Wednesday, February 24, 2016

Foreign Real Estate

I just returned from a vacation in Mexico and have been contemplating (daydreaming) about owning a piece of paradise. Our resort was pushing timeshares as one way to accomplish this twist on the American dream. Being a law librarian, I wanted to investigate the legalities of owning foreign real estate before getting too excited.

I found a 2014 Forbes article specifically mentioning challenges associated with acquiring land in Mexico:

Buying a timeshare in a foreign country presents special challenges. In Mexico, for example, foreigners are not allowed to hold the direct title to property within 30 miles of the coast and 60 miles of international borders. They are limited to “right to use” timeshares.  (There is pending legislation in the Mexican Congress that may change that in the near future.) 

Renee Rastorfer reminded me about GlobaLex  when I ran into difficulties trying to determine if that legislation had passed. Unfortunately, I was still not able to locate an update. Not being fluent in the language can really slow down your research.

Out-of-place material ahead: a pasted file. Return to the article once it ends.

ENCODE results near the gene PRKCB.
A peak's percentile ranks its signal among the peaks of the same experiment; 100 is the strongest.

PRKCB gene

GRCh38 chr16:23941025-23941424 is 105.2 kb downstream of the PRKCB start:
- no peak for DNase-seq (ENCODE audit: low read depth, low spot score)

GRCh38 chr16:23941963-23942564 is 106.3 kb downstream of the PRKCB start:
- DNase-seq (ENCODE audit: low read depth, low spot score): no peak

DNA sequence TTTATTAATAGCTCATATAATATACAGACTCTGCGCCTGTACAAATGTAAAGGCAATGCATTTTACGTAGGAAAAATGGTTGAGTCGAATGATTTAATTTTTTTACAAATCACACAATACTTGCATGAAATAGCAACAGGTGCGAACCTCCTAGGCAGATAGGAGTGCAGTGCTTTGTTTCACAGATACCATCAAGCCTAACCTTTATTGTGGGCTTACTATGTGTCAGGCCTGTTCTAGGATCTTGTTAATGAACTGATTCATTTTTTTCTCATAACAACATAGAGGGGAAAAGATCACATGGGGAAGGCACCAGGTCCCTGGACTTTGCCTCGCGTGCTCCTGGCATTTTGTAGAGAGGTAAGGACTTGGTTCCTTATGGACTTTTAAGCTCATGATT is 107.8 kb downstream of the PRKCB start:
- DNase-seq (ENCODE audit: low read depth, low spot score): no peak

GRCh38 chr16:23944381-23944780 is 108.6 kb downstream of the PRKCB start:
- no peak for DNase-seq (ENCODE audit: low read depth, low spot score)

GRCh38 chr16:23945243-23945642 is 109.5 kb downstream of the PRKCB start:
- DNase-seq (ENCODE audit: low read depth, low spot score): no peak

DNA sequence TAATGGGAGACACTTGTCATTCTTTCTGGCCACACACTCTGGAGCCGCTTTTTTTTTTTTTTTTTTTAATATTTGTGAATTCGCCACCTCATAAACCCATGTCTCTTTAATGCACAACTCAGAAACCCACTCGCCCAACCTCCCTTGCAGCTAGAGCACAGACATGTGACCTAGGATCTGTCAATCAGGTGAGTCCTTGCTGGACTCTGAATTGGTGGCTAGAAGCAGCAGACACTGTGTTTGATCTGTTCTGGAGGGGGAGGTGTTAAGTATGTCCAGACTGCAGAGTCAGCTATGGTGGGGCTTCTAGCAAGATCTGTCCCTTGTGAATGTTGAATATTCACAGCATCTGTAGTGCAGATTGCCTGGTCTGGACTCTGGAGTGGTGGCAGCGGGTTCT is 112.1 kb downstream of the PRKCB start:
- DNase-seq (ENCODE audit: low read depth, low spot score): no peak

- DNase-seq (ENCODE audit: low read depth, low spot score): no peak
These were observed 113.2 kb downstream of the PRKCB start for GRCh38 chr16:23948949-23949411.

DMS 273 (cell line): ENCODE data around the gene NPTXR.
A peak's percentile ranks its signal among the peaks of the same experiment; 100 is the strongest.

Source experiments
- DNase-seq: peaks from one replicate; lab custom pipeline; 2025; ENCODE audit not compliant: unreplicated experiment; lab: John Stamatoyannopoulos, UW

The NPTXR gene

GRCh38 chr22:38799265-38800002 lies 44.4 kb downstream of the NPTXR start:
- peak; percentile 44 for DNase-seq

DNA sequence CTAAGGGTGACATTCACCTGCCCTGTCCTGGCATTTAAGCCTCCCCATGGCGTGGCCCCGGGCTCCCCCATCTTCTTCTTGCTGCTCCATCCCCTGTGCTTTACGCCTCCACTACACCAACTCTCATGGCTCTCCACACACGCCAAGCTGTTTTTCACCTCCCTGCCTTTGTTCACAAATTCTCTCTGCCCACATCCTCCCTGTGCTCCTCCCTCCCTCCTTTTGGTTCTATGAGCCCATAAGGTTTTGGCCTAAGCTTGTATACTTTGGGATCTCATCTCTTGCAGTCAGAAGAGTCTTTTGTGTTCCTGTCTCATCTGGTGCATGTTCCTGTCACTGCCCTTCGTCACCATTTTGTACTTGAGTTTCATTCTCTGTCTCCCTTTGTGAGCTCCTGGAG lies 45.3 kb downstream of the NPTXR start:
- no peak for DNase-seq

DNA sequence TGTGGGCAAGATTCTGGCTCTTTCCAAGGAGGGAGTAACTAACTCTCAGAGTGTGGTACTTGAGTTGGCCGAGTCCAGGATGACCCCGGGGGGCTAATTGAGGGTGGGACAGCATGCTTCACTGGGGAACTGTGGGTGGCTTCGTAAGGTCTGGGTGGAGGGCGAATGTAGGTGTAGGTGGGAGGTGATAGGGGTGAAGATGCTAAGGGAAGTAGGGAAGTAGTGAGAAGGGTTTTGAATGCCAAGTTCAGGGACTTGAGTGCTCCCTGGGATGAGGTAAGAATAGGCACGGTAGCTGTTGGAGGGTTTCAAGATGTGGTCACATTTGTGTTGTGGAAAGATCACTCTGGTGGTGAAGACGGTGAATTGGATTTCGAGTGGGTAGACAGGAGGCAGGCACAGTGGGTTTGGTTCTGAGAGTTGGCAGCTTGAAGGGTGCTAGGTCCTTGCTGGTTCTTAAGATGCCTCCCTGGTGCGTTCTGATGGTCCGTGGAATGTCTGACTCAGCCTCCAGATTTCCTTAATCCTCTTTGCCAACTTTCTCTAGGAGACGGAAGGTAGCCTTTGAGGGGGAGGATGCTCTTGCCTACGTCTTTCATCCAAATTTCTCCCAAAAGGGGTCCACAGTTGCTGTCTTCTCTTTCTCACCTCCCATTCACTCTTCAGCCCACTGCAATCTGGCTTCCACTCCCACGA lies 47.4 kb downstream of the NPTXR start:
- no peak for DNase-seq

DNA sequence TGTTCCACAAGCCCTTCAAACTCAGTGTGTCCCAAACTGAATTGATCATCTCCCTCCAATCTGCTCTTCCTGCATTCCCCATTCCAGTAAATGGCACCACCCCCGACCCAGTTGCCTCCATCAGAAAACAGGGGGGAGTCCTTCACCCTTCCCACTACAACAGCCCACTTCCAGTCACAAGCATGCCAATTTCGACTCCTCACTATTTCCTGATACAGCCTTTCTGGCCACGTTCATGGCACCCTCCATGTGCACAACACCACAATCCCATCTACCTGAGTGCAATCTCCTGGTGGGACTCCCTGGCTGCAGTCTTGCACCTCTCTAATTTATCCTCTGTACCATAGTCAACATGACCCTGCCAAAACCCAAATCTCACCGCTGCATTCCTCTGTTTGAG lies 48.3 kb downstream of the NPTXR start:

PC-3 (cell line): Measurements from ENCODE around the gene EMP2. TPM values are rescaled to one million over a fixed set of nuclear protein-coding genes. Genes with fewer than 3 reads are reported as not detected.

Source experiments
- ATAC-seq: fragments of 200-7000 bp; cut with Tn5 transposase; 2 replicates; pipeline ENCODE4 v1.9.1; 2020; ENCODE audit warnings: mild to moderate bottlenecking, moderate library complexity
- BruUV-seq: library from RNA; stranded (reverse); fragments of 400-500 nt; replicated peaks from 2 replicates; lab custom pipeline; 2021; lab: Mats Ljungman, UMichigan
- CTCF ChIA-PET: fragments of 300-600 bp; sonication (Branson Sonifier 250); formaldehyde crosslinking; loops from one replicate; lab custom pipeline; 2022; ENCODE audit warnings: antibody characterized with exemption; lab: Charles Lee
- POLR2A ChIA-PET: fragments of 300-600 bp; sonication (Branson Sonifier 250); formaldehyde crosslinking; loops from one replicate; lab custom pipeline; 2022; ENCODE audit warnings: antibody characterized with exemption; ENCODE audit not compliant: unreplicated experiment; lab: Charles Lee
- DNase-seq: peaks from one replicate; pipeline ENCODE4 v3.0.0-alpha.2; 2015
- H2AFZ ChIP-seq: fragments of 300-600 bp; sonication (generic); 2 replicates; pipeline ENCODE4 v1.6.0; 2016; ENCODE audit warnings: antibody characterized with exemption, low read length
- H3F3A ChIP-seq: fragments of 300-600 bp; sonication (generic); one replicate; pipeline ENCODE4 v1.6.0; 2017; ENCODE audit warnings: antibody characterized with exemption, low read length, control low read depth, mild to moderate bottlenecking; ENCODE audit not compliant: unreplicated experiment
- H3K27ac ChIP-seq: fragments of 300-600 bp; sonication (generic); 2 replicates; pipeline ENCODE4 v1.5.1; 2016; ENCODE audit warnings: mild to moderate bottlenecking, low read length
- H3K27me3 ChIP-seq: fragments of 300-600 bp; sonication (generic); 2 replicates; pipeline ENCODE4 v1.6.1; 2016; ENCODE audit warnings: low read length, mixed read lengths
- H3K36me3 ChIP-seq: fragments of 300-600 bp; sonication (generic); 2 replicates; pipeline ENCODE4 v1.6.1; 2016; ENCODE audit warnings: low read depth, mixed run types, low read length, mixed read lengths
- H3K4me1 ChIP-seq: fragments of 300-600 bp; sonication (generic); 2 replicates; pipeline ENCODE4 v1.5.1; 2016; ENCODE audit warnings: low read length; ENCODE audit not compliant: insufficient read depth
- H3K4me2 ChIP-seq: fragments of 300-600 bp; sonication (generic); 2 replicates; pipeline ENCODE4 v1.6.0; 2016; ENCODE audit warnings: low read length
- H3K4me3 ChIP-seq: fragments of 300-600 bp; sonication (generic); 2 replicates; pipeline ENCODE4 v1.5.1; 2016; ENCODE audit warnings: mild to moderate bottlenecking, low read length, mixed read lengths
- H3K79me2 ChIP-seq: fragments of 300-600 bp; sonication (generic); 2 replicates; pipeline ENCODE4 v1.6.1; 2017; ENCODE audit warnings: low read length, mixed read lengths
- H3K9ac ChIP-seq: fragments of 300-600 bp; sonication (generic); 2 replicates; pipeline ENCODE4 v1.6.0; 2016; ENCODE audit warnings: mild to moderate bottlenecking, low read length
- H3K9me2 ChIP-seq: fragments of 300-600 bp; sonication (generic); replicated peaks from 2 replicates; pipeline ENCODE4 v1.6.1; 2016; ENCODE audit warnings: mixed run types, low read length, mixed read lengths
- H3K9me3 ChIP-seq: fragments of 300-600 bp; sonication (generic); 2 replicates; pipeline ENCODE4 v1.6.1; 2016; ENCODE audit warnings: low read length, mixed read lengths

The Global CRE Guide is user friendly with an interactive map, but Mexico is not available as an option at this time. Each available country has a section that details any restrictions on foreign ownership, among other useful sections. For instance, according to the website, Italy has a reciprocity restriction where citizens of countries in which Italian citizens are not allowed to buy properties may not buy property in Italy. If the buyer sets up an Italian special purpose vehicle (SPV), then property may be acquired.

Not one to forget about print resources, I found a great resource in our catalog, Cross Border Real Estate Practice (K736 S45 2012). This book addresses many issues that need to be considered when purchasing foreign real estate, which we usually do not think about, such as differences between informal vs. formal cultures and rigid-time vs. fluid-time cultures.

It's easy to get caught up in the moment, but buying foreign real estate is a decision that should not be made without considerable time and effort researching the specifics for the country, and is probably best left for when you return home - not while you are still on vacation.

While we're fantasizing, take a look at these castles for sale!

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